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Lecture

Readings 10 notes


Department
Biological Sciences
Course Code
BIOC51H3
Professor
Maydianne Andrade

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Readings 10
Pg319-324
-quantitative genetics is the branch of evolutionary biology that provides tools for analyzing
the evolution of multilocus traits
-qualitative traits involve discrete traits that individuals are assigned to just by looking at
them
-most traits in organisms show continuous variation in height, athletic ability and intelligence
-quantitative traits are characters with continuously distributed phenotypes
-quantitative traits are determined by the combined influence of the genotype of many
different loci and the environment
-the alleles necessary to produce the same parental phenotypes are not lost forever but still
present in heterozygotes
-quantitative traits are determined by the combined influence of the genotype at many
different loci and the environment
Pg333-338 (refer to equations on pg 334 and 335)
-quantitative genetics includes tools for measuring heritable variation, differences in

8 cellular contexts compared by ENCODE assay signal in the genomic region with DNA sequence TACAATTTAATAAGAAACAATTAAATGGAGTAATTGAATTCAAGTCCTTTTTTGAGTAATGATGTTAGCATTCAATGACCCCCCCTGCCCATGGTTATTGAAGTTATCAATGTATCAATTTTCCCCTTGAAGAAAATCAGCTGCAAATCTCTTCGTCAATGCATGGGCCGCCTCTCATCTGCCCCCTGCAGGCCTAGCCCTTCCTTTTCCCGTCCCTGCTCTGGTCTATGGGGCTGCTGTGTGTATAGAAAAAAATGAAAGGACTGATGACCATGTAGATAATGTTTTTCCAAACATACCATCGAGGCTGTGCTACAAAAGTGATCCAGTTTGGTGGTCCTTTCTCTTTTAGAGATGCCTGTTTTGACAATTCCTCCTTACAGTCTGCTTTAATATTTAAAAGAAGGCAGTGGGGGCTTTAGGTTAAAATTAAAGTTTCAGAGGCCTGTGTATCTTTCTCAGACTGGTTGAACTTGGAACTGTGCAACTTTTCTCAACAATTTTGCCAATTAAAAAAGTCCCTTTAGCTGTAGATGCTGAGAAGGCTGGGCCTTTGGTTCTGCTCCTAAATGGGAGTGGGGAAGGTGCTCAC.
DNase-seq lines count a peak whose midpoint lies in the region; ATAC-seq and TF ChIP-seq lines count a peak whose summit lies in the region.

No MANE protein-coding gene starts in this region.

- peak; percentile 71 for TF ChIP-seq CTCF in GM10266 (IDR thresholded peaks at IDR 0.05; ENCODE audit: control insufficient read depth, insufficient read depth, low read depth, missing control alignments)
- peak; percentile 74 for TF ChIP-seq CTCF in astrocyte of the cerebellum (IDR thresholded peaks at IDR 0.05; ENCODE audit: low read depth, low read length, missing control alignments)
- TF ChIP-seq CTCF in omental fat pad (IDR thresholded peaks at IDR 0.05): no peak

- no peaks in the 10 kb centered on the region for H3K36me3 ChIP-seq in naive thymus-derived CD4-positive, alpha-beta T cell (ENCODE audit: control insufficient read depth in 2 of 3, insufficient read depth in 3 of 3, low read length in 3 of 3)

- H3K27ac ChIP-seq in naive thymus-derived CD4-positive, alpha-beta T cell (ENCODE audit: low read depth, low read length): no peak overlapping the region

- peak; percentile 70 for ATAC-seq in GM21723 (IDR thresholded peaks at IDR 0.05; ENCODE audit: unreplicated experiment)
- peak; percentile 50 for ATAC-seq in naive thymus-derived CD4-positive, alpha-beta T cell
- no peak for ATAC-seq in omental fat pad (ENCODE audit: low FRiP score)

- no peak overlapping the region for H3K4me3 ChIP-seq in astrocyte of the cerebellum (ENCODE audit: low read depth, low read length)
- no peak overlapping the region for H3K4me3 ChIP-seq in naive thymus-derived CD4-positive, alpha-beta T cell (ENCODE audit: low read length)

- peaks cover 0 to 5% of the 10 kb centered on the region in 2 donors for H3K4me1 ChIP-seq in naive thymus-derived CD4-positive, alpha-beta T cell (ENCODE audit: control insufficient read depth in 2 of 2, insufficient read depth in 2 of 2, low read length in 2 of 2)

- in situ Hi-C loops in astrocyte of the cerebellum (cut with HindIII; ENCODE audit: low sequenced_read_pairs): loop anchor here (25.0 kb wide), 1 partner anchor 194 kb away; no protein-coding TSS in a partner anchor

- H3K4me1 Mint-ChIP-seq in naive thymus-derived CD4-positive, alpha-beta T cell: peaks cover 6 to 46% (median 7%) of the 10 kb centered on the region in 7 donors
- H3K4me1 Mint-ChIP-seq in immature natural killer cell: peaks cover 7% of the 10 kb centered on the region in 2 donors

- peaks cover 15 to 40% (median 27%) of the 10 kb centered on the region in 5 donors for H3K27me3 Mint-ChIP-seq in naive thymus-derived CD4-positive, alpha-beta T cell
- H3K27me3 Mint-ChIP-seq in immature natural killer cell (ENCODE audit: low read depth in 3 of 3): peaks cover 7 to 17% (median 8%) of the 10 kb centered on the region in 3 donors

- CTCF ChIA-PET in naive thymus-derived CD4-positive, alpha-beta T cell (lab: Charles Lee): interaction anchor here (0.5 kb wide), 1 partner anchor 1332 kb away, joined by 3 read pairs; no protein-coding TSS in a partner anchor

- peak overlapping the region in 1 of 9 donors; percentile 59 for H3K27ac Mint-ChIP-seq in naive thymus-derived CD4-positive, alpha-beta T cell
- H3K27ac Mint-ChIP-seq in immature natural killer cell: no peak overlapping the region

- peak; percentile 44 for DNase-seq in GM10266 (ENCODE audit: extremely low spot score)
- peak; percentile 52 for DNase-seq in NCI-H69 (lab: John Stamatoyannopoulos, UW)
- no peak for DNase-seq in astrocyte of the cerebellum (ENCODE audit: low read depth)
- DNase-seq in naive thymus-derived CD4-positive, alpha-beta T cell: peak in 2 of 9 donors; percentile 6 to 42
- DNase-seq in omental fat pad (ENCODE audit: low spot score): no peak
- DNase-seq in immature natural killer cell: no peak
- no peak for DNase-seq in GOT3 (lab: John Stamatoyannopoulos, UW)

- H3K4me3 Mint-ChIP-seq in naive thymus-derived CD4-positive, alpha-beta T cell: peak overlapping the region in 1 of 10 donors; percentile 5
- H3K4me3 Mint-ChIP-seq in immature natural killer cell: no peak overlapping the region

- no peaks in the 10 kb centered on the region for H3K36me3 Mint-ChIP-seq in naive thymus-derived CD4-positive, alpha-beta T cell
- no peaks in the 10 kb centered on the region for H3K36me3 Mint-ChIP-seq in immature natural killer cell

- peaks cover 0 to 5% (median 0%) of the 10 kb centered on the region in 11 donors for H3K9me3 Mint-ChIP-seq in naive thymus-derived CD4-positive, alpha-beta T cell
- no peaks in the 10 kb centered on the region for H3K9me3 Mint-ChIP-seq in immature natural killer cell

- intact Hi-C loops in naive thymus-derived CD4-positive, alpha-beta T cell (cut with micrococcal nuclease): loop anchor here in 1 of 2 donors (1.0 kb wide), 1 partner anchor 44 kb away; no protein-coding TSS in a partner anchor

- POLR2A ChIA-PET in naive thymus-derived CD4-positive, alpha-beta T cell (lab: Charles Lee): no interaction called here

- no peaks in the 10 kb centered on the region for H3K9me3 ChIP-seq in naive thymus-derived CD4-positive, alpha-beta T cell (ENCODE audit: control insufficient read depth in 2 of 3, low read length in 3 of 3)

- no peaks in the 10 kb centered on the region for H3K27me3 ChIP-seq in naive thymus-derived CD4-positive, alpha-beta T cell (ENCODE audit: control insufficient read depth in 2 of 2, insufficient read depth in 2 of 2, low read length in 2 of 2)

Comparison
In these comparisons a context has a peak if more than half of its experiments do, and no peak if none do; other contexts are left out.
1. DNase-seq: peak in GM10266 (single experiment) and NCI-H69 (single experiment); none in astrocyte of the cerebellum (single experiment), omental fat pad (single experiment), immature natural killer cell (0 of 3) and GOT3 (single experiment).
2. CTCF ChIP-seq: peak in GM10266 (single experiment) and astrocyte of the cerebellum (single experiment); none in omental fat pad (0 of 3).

survival/reproductive success, and predicting the evolutionary response to selection
-continuously variable traits are typically normally distributed
-within a single individual, we cannot determine the influence of nature and nurture
-we can determine the influence of nature and nurture through comparison of individuals
-heritability is the fraction of the total variation in a trait that is due to variation in genes
-phenotypic variation is the total variation in a trait, VP
-genetic variation is the variation among individuals due to variation in their genes, VG
-environmental variation is the variation among individuals due to variation in their
environments, VE
-the fraction is known as broad-sense heritability
-most traits in most populations fall somewhere in the middle, with offspring showing a
moderate resemblance to their parents
-h2 is known as the narrow-sense heritability, which is the fraction of the variation among the
parents that is due to variation in their genes
-the two components of genetic variation are additive variation and dominance variation
-additive variation is the variation among individuals due to the additive effects of genes
-dominance variation is variation among individuals that is due to gene interactions such as
dominance
-genetic variation is the sum of additive and dominance genetic variation
-narrow sense heritability allows the prediction of response to selection
-when estimating the heritability of a trait in a population, it is important to keep in mind that
offspring can resemble their parents for reasons other than the genes the offspring inherit
-twin studies are done for estimating heritability
-monozygotic twins share their environment and all of their genes, whereas dizygotic twins
share their environment and half their genes
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